Small Pets

Rabbit Teeth Grinding: What Is It & Why Do They Do It

Rabbits are generally hard to read, but if you are paying extra close attention, there may be some peculiar behaviors that you are not familiar with. Tooth grinding is one of these behaviors, and this behavior can indicate various things, so it’s important to recognize it so you can determine how your rabbit is feeling. Teeth grinding is a means of communication for rabbits, like purring is to cats and barking is to dogs. It is a way for them to express how they are feeling, and in this case, it could be no need to worry but may also be a cause for concern.

In this article, we’ll discuss rabbit teeth grinding, the different types, and why they do it so you can better understand your rabbit.

Rabbit Teeth Grinding – What Is It?

Rabbit teeth grinding is an involuntary behavior that rabbits exhibit, whether they’re happy and comfortable or in pain. You may notice that when you pet your rabbit or when your rabbit is sleeping, they may grind their teeth. In that case, there is no need to worry, and you should feel satisfied with the fact that you are doing a good job as a rabbit owner. However, if the grinding is loud, where you can hear it without having to get too close to your rabbit, it may indicate that your rabbit is in pain or experiencing discomfort.

Rabbit teeth grinding is generally a normal behavior, but understanding the two types of teeth grinding can determine if your rabbit is happy or uncomfortable.

Image Credit: Sarawoot Pengmuan, Shutterstock

What Are the Different Types of Teeth Grinding?

There are two types of rabbit teeth grinding: soft grinding or purring and aggressive grinding. A relaxed and happy rabbit displays purring and can sound like teeth clicking, which can almost be inaudible. You may only hear it when you are close to your rabbit’s face. The rhythmic sound may increase slightly if you pet them and hit the sweet spot.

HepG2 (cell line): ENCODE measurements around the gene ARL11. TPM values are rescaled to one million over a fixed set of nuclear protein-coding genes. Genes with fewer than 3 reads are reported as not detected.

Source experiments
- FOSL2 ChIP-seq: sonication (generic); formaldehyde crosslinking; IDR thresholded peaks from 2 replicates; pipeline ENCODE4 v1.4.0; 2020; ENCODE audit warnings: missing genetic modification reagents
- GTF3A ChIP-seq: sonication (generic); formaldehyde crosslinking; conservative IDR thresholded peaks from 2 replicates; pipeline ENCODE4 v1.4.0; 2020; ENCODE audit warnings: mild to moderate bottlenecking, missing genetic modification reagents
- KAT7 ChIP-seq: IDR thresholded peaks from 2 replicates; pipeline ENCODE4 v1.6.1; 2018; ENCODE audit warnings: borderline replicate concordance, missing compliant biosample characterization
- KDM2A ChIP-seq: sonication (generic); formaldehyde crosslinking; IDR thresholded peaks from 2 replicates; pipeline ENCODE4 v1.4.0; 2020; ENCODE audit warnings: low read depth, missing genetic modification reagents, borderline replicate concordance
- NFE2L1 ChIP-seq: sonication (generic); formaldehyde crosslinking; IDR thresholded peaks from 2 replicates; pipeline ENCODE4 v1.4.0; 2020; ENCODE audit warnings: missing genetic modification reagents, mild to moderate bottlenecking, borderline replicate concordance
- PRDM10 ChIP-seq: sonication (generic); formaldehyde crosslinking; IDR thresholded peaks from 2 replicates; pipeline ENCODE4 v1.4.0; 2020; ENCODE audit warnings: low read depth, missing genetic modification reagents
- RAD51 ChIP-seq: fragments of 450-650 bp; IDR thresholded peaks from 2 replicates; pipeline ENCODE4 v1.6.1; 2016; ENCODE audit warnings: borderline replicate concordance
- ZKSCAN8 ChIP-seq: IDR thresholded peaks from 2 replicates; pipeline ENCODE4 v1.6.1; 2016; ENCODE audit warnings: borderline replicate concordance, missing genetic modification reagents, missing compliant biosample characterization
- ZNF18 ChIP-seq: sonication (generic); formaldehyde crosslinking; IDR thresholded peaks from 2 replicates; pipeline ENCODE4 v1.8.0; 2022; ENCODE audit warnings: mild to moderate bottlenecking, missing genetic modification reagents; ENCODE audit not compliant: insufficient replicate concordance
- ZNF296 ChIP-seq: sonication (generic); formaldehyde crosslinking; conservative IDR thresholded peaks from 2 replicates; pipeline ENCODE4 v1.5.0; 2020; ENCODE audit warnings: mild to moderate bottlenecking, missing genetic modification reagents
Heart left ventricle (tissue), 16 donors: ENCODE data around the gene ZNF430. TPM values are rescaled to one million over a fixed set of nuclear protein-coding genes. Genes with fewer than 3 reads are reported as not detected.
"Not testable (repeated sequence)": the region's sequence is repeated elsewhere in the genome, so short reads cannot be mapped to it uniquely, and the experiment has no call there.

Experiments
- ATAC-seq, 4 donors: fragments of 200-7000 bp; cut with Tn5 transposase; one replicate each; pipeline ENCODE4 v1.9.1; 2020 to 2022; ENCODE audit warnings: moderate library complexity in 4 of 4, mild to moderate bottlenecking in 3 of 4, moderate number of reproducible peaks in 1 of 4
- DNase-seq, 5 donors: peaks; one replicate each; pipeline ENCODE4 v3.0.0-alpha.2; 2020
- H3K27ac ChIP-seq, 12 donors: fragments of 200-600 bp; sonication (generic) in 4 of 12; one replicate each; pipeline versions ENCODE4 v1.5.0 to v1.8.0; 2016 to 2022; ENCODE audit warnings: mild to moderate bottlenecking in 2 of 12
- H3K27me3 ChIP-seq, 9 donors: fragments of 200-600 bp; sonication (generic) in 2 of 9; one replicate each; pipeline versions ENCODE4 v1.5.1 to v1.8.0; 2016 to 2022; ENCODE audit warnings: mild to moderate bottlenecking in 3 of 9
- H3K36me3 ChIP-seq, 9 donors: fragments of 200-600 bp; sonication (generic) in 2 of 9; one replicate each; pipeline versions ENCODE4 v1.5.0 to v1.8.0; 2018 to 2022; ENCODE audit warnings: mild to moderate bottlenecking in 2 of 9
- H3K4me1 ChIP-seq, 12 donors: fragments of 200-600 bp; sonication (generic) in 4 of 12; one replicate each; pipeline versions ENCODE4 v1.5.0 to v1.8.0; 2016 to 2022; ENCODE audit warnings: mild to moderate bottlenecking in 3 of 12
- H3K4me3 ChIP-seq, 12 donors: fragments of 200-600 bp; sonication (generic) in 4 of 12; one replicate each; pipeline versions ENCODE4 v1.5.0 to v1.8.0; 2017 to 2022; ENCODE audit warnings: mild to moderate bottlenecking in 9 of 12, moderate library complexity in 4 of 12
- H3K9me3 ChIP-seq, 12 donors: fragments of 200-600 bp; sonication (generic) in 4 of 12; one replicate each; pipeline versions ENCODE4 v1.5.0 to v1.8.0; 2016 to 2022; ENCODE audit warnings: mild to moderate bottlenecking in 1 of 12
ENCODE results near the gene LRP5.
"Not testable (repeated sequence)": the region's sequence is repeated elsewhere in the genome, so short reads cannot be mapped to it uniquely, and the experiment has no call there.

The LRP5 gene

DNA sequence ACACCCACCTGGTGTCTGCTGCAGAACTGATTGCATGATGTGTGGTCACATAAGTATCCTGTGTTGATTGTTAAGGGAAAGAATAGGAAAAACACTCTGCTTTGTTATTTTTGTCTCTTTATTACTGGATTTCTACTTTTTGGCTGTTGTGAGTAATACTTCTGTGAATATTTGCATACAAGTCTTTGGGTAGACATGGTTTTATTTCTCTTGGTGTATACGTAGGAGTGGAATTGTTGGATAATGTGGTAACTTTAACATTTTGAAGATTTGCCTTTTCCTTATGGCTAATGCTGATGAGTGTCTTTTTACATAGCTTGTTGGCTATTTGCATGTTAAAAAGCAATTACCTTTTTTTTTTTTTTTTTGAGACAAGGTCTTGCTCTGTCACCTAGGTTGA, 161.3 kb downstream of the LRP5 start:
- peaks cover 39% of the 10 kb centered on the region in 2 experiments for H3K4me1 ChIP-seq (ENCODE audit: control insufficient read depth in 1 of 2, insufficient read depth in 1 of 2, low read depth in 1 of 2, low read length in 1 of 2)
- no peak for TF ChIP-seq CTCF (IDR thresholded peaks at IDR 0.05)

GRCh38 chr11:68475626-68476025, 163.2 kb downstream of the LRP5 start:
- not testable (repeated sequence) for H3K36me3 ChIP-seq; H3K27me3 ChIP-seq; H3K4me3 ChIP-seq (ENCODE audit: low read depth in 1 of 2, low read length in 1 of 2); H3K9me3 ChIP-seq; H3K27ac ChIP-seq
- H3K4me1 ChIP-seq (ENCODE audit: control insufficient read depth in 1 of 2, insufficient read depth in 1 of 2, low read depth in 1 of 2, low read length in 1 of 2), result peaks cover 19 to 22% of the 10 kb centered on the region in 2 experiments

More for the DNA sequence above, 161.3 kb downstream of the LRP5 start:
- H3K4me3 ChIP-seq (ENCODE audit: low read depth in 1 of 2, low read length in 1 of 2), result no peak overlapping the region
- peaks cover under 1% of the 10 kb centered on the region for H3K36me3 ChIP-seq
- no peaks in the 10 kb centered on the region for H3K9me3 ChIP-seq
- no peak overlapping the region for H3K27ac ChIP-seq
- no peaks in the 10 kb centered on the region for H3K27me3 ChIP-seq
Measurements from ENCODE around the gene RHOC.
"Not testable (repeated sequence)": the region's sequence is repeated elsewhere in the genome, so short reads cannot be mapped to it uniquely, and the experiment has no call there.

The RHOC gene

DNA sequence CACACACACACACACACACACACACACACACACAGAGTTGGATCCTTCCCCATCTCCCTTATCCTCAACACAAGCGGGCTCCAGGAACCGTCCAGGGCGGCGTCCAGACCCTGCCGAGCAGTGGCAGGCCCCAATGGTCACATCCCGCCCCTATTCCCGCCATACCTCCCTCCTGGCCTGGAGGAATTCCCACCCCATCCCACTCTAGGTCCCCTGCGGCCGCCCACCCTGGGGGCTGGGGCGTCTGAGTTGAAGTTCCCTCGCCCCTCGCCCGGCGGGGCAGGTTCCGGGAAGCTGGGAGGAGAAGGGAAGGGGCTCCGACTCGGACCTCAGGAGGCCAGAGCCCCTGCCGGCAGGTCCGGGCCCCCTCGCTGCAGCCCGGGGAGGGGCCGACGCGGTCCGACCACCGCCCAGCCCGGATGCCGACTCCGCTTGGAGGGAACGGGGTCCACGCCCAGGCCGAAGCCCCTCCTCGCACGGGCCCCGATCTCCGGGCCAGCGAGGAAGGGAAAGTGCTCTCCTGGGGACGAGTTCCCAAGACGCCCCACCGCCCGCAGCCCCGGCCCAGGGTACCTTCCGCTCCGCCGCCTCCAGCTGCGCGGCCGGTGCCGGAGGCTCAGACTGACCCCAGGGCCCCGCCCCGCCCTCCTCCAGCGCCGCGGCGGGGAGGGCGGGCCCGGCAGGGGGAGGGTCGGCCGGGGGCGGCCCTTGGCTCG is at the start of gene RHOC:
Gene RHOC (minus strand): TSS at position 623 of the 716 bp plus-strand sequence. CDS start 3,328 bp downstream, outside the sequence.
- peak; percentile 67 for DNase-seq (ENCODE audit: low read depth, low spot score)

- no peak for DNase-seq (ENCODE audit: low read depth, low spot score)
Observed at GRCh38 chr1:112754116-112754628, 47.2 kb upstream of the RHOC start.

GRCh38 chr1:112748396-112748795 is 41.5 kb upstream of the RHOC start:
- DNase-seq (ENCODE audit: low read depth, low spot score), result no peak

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Aggressive grinding is much more audible and can often be heard without getting too close to your rabbit’s face. It is an inconsistent sound with short pauses. This usually indicates that your rabbit may be in pain or experiencing discomfort. If you hear this grinding, it should not be ignored, and you should see a vet as soon as you can to determine the reason for the behavior.

Why Do They Do It?

If the grinding is subtle and happens during petting, your rabbit is happy, comfortable, and feels safe. Your rabbit may also flop over after playtime and fall asleep while purring.

However, aggressive grinding indicates something more serious. If your rabbit is feeling stressed or anxious, it could cause their teeth to grind. It can also make your rabbit more susceptible to illness. Rabbits can be easily stressed, and some common triggers include:

  • Changes in routine
  • Being left alone too often
  • Loud noises
  • Visits to the vet
  • The presence of a predatory animal
  • Small and unsanitary living conditions
  • Excessive handling
  • Grief

If your rabbit is grinding their teeth and drooling, it could indicate a condition known as ptyalism. This condition is often a result of dental disease, misaligned teeth, and oral abscesses. That is why it is so important for your rabbit to have a constant supply of good quality hay, as it helps them grind down their teeth and maintain their oral health.